The Minnesota Lynx have been here before.
The defending WNBA Champions lost their first game of the Finals last season at home against the Indiana Fever.
On Sunday afternoon, the Lynx suffered a last-second loss to the Los Angeles Sparks, 78-76. While many teams would be panicking after losing their first game of a best-of-five series, Minnesota has a veteran and experienced group who knows that there’s 160 minutes left of basketball to be played.
Heading into the series and looking at the matchup between these two squads, one thing greatly stood out. The amount Los Angeles relies on their starters to pull out victories compared to how much Minnesota does is absolutely something to consider and examine.
Lynx head coach Cheryl Reeve has said that this is the deepest team she’s coached and for very good reason. During the regular season, Minnesota had eight players average six points or more per game. Los Angeles only had six players put up six points or more per contest.
Due to the convenience of having such a deep bench, the Lynx had nine players notch more than 400 minutes played throughout the season. The Sparks only had seven players on their roster register 300 or more minutes played.
With that being said, and looking at how Minnesota can improve going forward in the Finals, the Lynx will need their bench to contribute more than they did in Game 1.
In a combined 45 minutes, five non-starters for Minnesota tallied: eight points on 4-for-12 shooting, three boards, four assists, one steal and five turnovers.
Outside of the non-Olympians, Renee Montgomery, Rebekkah Brunson and Natasha Howard were the three most effective players for the Lynx during the regular season.
Montgomery, a WNBA Champion who is a fire-cracker off the bench, averaged 7.5 points and 2.8 assists per game during the regular season.
“I think she’s had fun in her role,” Reeve said. “I’m sure she’d like to play 30 minutes and maybe she could have somewhere else, but I think what she really valued was this group and how they go about their business. Winning is fun to be a part of. I think Renee has kind of the led that perimeter group of that second team, she’s the voice. Renee has a great understanding for what’s happening and what needs to happen. She’s been their leader and it has been invaluable to us.”
Brunson, a decorated All-Star and four-time WNBA Champion, is really the unsung hero of this team and put together an underrated season, averaging 7.4 points (47.7 percent shooting), 7.3 rebounds and 1.8 assists per contest.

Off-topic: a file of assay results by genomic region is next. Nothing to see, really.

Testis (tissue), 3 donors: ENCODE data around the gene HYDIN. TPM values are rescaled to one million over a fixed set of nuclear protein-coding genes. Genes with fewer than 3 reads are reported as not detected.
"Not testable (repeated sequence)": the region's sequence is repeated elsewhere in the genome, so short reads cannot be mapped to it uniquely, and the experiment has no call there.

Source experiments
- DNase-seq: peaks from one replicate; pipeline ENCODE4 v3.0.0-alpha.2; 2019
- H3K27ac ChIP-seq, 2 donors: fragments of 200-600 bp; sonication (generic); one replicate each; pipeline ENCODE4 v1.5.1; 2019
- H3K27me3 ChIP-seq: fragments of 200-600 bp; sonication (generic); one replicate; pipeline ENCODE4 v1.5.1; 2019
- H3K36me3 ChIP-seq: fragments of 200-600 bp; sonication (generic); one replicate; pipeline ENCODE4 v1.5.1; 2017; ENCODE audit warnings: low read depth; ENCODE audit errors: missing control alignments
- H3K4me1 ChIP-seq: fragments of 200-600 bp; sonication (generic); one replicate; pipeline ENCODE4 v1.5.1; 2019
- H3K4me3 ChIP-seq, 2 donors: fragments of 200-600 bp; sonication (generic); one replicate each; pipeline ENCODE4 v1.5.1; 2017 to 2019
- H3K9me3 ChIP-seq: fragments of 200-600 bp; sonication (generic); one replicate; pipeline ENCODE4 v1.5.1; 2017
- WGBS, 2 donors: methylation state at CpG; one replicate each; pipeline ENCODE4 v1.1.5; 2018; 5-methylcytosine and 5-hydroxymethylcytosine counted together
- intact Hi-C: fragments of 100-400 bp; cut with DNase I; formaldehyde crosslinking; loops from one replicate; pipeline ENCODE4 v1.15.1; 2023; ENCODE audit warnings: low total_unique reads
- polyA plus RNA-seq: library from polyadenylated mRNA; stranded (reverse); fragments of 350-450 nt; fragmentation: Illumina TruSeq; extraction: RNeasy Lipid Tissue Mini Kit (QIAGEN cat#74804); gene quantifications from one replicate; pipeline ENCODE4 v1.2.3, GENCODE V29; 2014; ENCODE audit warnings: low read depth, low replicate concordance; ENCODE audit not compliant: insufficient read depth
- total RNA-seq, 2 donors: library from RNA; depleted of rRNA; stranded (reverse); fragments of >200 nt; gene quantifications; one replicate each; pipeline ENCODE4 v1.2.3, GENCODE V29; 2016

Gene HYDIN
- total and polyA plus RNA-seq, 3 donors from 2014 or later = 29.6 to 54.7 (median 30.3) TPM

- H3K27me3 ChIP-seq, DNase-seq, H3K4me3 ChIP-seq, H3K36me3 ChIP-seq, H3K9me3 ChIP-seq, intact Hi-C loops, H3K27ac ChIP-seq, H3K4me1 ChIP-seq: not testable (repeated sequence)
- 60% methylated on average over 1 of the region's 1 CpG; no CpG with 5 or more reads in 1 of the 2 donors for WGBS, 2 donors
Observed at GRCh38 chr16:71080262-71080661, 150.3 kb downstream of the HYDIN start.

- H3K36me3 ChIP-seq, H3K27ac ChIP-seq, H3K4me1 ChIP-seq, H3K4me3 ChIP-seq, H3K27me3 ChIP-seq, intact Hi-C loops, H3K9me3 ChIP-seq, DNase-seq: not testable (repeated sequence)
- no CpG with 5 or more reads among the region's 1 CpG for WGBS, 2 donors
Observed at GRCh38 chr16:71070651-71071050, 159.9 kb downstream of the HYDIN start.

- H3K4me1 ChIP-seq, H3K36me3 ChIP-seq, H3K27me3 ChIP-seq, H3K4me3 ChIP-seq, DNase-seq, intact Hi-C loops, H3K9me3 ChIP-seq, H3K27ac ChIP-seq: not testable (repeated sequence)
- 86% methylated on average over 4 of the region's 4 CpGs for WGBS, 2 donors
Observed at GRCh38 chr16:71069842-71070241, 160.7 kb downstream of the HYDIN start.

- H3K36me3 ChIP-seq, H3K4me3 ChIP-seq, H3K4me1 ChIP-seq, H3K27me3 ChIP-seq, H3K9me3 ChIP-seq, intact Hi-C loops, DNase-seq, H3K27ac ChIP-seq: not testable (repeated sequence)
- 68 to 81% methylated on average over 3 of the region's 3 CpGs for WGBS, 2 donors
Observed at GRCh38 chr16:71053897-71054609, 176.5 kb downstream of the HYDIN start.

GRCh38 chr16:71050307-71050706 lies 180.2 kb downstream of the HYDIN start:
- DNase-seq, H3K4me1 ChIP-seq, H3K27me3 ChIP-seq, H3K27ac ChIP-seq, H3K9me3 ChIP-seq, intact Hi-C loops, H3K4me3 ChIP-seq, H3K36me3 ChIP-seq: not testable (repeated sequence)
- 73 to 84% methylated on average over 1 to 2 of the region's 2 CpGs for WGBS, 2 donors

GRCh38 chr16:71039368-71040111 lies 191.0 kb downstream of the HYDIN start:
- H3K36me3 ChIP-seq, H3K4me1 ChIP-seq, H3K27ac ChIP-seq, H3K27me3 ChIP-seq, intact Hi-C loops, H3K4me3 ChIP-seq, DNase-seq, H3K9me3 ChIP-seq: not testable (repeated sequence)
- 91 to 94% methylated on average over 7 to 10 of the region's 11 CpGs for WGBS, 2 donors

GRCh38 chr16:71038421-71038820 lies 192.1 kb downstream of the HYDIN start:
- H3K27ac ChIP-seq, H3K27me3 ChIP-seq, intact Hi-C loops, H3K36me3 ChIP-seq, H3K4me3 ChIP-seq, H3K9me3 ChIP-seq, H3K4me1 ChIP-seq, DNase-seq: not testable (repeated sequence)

“She has so many players around her that get so much more attention than she does,” Reeve said. “I think she’s fueled by her desire to be successful and how much she knows that her teammates value what she does. Everyone here that’s a part of this thing knows what she brings to the table. I think that for her, she’s always been that kind of overachiever if you will, that just plays really hard, she’s the epitome of when you play hard great things happen.”
Howard, a promising young forward with playoff and Championship experience, has seemed to get better as the year went along and put up 6.7 points (57.4 percent shooting) and 3.6 boards per game.
“We’re thankful to have players who can come off of the bench and produce because some games we (the starting five) haven’t been at our best and they’ve come in and been our source of energy, points, whatever we needed,” Reeve said. “Natasha in that Phoenix series got going for us in game three and basically kept us going, kept us afloat throughout the series and she does that, she has moments where she’s getting deflections, she’s making hustle plays, she’s getting rebounds and defensive stops and that’s what we need.”
If there is one aspect of Tuesday night’s battle to keep an eye out for, it’s the performance of Minnesota’s non-Olympians. If the Lynx are able to get a solid outing from those specific players mentioned above, along with other non-starters who see the court, Minnesota will be heading to Los Angeles with the series all tied up.